Sensitive and specific detection of toxoplasma DNA in an experimental murine model: Use of Toxoplasma gondii-specific cDNA and the polymerase chain reaction

L. M. Weiss, S. A. Udem, M. Salgo, H. B. Tanowitz, M. Wittner

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38 Scopus citations


Toxoplasma gondii, an apicomplexan parasite of mammals and birds, is well recognized as a cause of encephalitis in AIDS patients and as a cause of congenital infections. The polymerase chain reaction (PCR) and toxoplasma cDNA clones were used to diagnose T. gondii infection in an acute murine model of toxoplasmosis. Diagnosis of tissue infection by Southern blot hybridization with cDNA clones of T. gondii was possible within 5 days of infection. This technique could detect as few as 10,000 organisms. Specific T. gondii gene amplification by PCR using the primers 5'CACACGGTTGTATGTCGGTTTCGCT3' and 5'TCAAGGAGCTCAATGTTACAGCCT3' followed by oligonucleotide hybridization using 5'GCGGTCATTCTCACACCGACGGAGAACCACTTCACTCTCA3' allowed detection of T. gondii in the tissue of mice by day 2 after infection and in the blood of mice by day 5 after infection with RH strain T. gondii. This technique could detect as few as 10 organisms. Thus, these techniques may be useful in the diagnosis of toxoplasmosis.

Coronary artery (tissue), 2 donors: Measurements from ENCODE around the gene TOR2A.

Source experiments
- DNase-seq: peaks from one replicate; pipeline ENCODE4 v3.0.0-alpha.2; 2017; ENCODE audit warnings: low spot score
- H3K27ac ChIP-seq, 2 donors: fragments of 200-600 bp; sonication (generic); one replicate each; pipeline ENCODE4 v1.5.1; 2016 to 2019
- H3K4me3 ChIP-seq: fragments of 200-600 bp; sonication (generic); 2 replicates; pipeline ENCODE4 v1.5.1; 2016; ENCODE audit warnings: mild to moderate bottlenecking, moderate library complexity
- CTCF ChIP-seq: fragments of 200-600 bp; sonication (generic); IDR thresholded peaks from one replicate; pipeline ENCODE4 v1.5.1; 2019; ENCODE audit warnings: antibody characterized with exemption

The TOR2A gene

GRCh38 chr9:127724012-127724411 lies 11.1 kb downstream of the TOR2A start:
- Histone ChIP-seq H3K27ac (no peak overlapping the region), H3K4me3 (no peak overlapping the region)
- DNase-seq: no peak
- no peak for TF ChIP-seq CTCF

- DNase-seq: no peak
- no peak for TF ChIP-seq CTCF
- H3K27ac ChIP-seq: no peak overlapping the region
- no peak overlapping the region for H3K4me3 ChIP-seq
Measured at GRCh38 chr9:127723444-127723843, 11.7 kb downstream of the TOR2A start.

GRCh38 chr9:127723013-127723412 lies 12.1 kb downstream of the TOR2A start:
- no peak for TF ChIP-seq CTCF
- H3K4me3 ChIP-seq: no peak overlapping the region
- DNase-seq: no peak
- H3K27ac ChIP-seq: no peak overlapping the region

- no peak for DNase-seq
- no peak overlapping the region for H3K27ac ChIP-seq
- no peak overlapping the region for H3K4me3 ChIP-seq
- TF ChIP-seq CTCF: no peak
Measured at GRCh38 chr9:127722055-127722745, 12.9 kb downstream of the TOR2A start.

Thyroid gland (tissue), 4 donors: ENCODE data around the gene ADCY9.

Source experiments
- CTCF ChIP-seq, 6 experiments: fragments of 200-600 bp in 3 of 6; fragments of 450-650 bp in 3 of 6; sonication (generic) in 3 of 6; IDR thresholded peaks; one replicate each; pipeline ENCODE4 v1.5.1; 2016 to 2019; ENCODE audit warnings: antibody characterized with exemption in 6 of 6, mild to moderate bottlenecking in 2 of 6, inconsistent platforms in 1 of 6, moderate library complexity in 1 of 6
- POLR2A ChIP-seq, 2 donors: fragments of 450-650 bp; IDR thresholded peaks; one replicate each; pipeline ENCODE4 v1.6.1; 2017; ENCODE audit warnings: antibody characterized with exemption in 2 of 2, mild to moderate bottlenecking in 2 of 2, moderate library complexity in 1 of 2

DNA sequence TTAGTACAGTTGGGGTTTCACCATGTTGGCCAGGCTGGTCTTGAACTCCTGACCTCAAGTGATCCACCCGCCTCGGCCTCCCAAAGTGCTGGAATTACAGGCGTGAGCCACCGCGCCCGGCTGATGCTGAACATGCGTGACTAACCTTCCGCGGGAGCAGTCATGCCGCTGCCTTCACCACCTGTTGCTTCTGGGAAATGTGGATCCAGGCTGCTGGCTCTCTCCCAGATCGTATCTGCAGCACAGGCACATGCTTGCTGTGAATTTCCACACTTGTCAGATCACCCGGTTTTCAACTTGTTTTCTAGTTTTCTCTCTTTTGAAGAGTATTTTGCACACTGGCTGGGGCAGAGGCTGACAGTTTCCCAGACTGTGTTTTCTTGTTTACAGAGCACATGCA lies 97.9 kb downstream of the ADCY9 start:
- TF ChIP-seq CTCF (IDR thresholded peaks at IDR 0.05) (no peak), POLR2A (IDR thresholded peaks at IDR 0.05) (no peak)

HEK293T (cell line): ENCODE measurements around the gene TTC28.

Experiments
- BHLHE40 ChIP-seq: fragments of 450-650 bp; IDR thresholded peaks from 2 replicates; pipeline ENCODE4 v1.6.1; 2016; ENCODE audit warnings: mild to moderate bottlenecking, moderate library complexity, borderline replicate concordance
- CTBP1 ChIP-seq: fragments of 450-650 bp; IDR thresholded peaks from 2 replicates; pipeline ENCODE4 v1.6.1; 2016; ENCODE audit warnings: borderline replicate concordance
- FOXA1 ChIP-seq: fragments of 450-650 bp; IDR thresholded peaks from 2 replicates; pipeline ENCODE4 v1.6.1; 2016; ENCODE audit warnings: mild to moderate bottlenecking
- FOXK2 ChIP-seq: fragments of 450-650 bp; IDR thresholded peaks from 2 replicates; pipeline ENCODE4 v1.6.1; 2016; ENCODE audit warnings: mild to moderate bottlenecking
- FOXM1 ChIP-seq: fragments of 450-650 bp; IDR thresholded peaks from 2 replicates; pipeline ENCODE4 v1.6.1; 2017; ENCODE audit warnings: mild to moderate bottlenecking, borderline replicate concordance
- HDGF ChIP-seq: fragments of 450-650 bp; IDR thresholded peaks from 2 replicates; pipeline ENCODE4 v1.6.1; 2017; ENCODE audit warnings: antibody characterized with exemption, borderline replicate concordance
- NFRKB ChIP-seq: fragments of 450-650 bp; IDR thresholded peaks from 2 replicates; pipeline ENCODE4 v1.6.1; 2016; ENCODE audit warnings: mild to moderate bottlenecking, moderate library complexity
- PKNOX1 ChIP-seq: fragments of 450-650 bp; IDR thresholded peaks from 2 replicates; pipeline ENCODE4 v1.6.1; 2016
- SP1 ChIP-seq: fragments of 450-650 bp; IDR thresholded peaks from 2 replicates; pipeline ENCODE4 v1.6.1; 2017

Original languageEnglish (US)
Pages (from-to)180-186
Number of pages7
JournalJournal of Infectious Diseases
Issue number1
StatePublished - Jan 1 1991


ASJC Scopus subject areas

  • Immunology and Allergy
  • Infectious Diseases

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